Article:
The NCSL Blog


By Mark Wolf

President Donald Trump calls the news media "the enemy of the American people."

From left, John Frank of the Denver Post, Dan Kennedy of WGBH, Frank Phillips of the Boston Globe and moderator  Lauren Hieger, Missouri Senate Majority Caucus communications director."Fake news" is the preferred piƱata of grievance against the media.

Yet a panel of journalists during a session on "A Free and Responsible Press in Today's Political Climate" at NCSL's Legislative Summit said the threat to press freedom felt no greater today than it has been at other times in America's past.

"We have the most robust press since Watergate," said Frank Phillips, statehouse bureau chief for The Boston Globe. "I do think there is an economic threat but in terms of dealing with freedom and the First Amendment, we're in very good shape. We've been there before. JFK tried to shut down David Halberstam in Vietnam."

Dan Kennedy, a reporter, media commentator and author who works for public TV station WGBH in Boston, said he "certainly sees some threats" but also cited a "sustained campaign against leaks aimed in part against journalism" under President Barack Obama. "There were nine or 10 cases in which the Obama administration went after leakers. James Risen of The New York Times faced threat of jail for years for not giving up a source; James Rosen of Fox News was actually investigated by the government. Attorney General Eric Holder said it was probably the worst thing he did as attorney general.  It could possibly grow into more than what we’ve seen so far but at the moment, despite the extreme rhetoric coming out of the Trump White House, substantively it’s about the same as we’ve had."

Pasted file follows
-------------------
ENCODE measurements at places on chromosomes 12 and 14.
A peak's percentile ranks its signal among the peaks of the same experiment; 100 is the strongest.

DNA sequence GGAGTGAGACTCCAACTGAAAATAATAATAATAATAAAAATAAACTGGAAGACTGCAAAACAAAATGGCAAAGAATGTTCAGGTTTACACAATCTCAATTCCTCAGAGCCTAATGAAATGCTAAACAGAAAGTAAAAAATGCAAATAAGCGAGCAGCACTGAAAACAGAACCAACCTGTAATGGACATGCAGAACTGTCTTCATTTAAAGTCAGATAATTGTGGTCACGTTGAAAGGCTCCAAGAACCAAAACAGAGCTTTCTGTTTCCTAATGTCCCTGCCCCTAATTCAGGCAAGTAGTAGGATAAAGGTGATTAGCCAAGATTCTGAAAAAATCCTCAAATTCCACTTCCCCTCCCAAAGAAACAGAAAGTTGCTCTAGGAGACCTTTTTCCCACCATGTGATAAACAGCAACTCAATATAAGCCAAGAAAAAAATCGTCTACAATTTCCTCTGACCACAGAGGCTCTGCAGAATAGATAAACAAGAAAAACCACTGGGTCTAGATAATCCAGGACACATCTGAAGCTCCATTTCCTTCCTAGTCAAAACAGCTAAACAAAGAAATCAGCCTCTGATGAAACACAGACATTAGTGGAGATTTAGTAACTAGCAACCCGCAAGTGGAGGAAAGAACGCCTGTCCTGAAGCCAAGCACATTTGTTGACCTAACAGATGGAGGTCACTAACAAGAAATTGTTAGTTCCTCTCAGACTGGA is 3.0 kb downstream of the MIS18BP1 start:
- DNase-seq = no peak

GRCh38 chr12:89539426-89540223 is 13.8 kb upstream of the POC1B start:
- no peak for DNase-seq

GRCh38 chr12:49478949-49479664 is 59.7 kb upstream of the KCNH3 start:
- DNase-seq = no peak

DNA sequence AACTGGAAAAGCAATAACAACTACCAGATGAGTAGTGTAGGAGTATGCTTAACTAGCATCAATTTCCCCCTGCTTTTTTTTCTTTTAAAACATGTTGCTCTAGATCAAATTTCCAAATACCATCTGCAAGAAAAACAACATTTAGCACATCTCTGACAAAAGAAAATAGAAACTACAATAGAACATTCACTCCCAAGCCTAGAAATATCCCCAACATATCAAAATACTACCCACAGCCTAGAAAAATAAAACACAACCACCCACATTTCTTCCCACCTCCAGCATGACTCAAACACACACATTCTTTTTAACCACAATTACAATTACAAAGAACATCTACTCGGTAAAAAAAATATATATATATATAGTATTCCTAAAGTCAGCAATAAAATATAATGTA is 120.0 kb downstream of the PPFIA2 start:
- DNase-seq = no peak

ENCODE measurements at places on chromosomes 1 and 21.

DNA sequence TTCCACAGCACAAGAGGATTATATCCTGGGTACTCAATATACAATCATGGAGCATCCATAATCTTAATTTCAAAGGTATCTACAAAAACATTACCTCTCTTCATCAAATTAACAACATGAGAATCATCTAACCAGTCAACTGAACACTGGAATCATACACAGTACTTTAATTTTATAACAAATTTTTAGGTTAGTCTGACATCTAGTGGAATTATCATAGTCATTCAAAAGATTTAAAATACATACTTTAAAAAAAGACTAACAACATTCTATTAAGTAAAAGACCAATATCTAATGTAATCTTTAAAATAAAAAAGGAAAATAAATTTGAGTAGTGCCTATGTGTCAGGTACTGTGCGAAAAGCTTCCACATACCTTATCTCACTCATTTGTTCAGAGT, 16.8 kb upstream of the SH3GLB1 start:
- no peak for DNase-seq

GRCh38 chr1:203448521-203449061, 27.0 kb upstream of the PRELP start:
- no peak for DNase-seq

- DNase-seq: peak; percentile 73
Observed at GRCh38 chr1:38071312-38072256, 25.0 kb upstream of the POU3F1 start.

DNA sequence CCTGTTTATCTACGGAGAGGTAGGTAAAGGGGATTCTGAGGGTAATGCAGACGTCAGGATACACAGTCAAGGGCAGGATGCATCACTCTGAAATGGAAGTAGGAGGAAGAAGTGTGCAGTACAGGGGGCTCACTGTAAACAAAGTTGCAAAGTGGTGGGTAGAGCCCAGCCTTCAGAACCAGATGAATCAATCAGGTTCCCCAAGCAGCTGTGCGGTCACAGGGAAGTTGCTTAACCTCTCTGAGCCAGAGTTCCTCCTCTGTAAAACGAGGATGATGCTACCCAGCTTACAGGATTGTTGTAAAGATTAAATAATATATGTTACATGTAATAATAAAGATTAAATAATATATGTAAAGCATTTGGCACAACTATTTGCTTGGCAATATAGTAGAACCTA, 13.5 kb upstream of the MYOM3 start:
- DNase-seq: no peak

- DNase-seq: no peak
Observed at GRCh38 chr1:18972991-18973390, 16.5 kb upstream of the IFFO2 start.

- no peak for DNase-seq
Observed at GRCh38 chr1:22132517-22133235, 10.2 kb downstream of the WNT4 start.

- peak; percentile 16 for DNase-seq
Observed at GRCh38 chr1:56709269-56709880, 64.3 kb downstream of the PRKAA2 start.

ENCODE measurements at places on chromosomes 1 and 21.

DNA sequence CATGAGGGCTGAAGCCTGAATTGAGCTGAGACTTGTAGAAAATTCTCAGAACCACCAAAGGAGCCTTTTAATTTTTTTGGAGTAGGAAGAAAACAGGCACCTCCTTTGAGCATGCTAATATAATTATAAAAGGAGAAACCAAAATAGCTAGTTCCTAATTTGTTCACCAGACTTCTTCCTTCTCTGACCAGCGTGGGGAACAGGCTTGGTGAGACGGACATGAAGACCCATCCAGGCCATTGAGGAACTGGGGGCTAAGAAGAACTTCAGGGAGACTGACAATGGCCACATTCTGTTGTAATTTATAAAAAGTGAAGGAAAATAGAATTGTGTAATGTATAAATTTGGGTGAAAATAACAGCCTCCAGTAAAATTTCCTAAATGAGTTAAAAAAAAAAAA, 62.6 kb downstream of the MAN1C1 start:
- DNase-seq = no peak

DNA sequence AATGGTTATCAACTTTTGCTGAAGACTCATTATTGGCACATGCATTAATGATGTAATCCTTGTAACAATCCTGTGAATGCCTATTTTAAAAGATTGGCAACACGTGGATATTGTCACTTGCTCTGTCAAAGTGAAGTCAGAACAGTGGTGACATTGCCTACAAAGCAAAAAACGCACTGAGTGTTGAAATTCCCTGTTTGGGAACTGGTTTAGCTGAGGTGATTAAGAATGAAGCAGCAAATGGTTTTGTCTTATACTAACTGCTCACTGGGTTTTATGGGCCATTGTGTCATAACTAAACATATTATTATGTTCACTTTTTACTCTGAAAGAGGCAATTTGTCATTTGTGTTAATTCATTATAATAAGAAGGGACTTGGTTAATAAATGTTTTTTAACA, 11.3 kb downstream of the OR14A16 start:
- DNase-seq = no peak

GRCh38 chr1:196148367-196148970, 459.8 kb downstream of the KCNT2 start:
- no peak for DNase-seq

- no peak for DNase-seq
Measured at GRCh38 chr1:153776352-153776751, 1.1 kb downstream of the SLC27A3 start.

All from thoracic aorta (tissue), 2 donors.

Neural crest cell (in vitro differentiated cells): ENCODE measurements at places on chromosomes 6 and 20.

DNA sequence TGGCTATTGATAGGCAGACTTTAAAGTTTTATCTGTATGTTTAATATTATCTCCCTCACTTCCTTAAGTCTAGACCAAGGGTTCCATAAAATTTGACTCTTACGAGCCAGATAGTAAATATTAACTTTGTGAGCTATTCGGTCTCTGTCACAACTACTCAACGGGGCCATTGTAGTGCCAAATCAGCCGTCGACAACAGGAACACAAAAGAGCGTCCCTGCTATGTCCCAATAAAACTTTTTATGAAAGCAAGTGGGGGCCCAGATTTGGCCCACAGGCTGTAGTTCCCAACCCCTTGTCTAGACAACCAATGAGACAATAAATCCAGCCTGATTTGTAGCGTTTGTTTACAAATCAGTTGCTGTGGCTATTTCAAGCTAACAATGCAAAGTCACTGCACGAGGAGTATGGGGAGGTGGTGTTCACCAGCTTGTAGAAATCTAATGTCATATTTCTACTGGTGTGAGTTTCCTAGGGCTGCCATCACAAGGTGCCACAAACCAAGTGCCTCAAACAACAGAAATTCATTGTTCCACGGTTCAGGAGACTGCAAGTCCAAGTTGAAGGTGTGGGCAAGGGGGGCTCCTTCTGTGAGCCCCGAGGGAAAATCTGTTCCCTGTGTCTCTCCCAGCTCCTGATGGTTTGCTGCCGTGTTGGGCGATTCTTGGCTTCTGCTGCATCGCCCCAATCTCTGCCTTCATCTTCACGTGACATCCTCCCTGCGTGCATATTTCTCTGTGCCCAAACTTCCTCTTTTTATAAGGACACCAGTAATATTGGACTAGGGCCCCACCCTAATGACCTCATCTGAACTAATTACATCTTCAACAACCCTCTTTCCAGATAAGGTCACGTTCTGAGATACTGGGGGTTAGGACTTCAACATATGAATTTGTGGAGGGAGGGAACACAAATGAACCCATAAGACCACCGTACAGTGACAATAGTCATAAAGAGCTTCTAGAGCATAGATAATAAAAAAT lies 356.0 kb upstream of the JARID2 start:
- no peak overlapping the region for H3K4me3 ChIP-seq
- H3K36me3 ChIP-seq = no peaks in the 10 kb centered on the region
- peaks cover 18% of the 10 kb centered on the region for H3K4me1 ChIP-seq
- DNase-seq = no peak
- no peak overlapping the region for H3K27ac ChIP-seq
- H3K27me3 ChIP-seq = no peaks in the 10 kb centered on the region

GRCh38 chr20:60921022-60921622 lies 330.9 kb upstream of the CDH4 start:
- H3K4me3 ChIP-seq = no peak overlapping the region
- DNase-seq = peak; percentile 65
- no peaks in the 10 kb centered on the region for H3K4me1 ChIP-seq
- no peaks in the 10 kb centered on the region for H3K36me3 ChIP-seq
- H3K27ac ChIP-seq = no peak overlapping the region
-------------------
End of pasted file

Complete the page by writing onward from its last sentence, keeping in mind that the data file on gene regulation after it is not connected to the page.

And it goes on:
Reporters have to deal almost daily with the ever-present mantra of "fake news."

"I do worry that readers are much more likely to discard facts they don’t agree with," said John Frank, who covers the statehouse for The Denver Post..

Kennedy said the media practices "what is sometimes referred to as 'journalism as a discipline of verification.' We try to get it right, when we don't, we correct it and we try to move on. My fear is that we’re in an age of extreme polarization and people having trouble believing anything that doesn’t fit within their pre-existing ideological beliefs."

Relationships between media and politicians can be adversarial without being contentious, said Frank, citing an effort by Colorado Republicans to connect informally with the reporters who cover them.

"We had a happy hour, did some weekly briefings on policy and getting-to-know-you sessions. Overall it was a success. I got to know lawmakers a lot better," he said. "It's a model we can see at all levels. Honestly, I wish the Democrats would have done the same thing."

Polls that show a lack of trust in the media are "really tracking fragmentation of the media," said Kennedy.

"Back in days when there was consensus news, getting news from networks and a local paper, people generally trusted what they were reading and watching. Now we we are flocking to media that is most congenial to our views and prejudices. If you ask people 'Do you trust the media?' it conjures the image of this monolithic force that you don’t agree with and they say 'No I don’t trust the media,' but if you ask people 'Do you trust the media you use, more than 60 percent of liberals trusted National Public Radio, PBS, the New York Times and the BBC and more than 90 percent of  conservatives trusted Fox News. In fact, trust in the media that we use is actually quite high."